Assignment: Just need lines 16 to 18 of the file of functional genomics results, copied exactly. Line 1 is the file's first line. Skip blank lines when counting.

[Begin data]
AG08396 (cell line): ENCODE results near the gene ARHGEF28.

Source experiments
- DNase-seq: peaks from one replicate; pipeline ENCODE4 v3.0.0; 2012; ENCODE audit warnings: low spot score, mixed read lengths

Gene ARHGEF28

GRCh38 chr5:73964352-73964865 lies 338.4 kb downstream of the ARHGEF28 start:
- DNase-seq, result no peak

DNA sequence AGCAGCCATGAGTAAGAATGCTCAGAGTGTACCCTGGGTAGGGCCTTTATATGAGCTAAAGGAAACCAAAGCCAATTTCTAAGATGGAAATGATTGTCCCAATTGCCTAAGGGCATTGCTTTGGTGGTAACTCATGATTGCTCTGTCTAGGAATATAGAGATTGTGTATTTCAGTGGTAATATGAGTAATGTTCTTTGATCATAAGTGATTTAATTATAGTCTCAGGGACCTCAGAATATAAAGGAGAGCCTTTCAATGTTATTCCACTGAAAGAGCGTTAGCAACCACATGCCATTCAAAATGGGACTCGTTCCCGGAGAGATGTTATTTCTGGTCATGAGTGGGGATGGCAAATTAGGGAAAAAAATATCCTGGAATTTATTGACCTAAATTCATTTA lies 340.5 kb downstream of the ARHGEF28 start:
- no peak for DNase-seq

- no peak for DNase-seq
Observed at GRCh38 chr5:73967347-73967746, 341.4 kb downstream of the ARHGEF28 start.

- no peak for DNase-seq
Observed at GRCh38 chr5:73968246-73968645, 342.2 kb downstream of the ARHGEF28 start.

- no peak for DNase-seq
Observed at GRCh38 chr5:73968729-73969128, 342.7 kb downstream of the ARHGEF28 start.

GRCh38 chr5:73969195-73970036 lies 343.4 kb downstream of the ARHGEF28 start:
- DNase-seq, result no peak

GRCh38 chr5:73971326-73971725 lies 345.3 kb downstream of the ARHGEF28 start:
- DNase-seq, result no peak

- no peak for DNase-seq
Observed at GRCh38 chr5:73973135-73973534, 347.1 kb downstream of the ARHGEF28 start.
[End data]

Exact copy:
- DNase-seq, result no peak

GRCh38 chr5:73971326-73971725 lies 345.3 kb downstream of the ARHGEF28 start:
- DNase-seq, result no peak